Balancing your own research with your doctor's advice

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Balancing your own research with your doctor's advice

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Well parents, and even the patients, if they're old enough, when they hear what the diagnosis are, it doesn't take them very long to get feedback on what this is all about. And, even hearing about treatments, prognosis and all this. They get that feedback from multiple sources. They hear it from friends. Well meaning, feeling that they want to do something, that they feel helpless. So, they give them information that they may know. They may get it, certainly, from their family. They may get it from the web. They may get it from magazines. All sort of sources that they get information from. I tell families, and, again, kids who are old enough to do that, "That's okay. Bring it to me. Tell me about it. Give me a chance to comment on." If you're going to read it you want to know is this real or is this important or does it relate to me. Bring it to me and let me comment on it. And, if I don't know the answer, I'll find out the answer for you. I think that's really important. It's part of that importance of developing a strong, trusting relationship with that child and the family. It's also very important, obviously, to be sure you give them the best advice you can about the validity of the information. Because, they can go on a goose chase. Or some other terrible thing people go get treatments that are not valid at all, and they don't get the regular treatments. And then they get into real big trouble. So, you want to give them best advice as a physician, that you owe to them. About that information. Is it valid? Is it not valid? I've had teenage patients, college students, coming to me with their pile of references. Literally, pile of medical references they've taken off the net. And, hand it to me and say, "What do you think of this?". That's a challenge. But, I have to tell you, it tells me that that kid is really invested in their treatment. And, they want to hear the answers. And, it's important for me to be able to give them answers and to take their request seriously.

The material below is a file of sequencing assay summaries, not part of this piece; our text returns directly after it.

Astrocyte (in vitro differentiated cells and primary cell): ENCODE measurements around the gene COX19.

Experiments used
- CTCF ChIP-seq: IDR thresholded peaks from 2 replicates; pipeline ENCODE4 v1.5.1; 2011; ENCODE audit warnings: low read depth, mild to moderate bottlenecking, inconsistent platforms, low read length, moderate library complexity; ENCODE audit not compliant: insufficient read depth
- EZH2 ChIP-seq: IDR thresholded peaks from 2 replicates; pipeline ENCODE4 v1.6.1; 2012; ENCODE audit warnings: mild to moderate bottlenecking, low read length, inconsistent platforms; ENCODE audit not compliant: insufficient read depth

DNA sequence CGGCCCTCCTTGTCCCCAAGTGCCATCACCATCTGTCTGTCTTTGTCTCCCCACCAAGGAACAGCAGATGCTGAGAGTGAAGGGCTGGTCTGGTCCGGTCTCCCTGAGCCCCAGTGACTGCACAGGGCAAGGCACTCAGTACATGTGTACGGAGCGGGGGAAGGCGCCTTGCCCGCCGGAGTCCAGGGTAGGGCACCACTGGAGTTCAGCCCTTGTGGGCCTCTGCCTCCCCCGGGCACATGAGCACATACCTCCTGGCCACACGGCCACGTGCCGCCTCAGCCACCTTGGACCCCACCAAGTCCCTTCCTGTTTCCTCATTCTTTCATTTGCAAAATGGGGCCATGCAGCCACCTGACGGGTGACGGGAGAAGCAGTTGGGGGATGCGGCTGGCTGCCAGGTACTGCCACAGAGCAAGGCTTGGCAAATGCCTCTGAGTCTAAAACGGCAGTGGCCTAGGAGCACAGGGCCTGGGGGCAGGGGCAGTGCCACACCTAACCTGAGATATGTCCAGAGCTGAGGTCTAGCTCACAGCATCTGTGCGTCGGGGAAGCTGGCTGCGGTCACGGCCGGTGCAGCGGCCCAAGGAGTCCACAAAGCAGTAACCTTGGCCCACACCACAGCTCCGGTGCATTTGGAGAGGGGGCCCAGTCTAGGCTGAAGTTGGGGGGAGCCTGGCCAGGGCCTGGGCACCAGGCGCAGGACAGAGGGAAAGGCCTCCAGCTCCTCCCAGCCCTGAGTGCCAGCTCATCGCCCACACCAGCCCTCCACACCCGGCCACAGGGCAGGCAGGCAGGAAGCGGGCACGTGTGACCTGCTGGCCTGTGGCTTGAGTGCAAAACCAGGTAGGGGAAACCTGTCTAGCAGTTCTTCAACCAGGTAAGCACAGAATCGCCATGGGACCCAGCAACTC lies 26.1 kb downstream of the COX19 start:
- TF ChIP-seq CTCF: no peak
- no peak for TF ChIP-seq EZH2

See Stuart E. Siegel, MD's video on Balancing your own research with your doctor's advice...

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Stuart E. Siegel, MD

Director, Children’s Center for Cancer & Blood Diseases, Children's Hospital Los Angeles

Before recently shifting his focus to international medicine, Stuart Siegel, MD, was Chief of the Division of Hematology/Oncology for 35 years and the founding director of the the Children’s Center for Cancer & Blood Diseases at Children’s Hospital Los Angeles, and Professor and Head of the Division of Hematology-Oncology Department of Pediatrics, Keck School of Medicine of University of Southern California. He remains a leader in supportive care and research in pediatric oncology, with a special focus on neuroblastoma, non-Hodgkin lymphoma, Ewing Sarcoma, acute lymphoblastic leukemia and brain tumors. From developing the first pediatric protective environment in 1971 for children undergoing intensive chemotherapy, to pioneering current efforts to develop academic and clinical care programs nationally and locally for adolescents and young adults with cancer, Dr. Siegel’s contributions have revolutionized the field of pediatric oncology. Dr. Siegel has been honored for his work by the American Cancer Society, Children Foundation, the Cancer Foundation, the Chase Foundation, Padres Contra El Cancer, the Israel Cancer Research Fund and Ronald McDonald House Charities, where he is a member of the National Board, and has consistently been listed among the nation’s top doctors in such publications asAmerica’s Top Doctors and Best Doctors in America. He is a father of one son, Joshua; grandfather of David and Elijah; and lives in Pacific Palisades with his wife of seven years.

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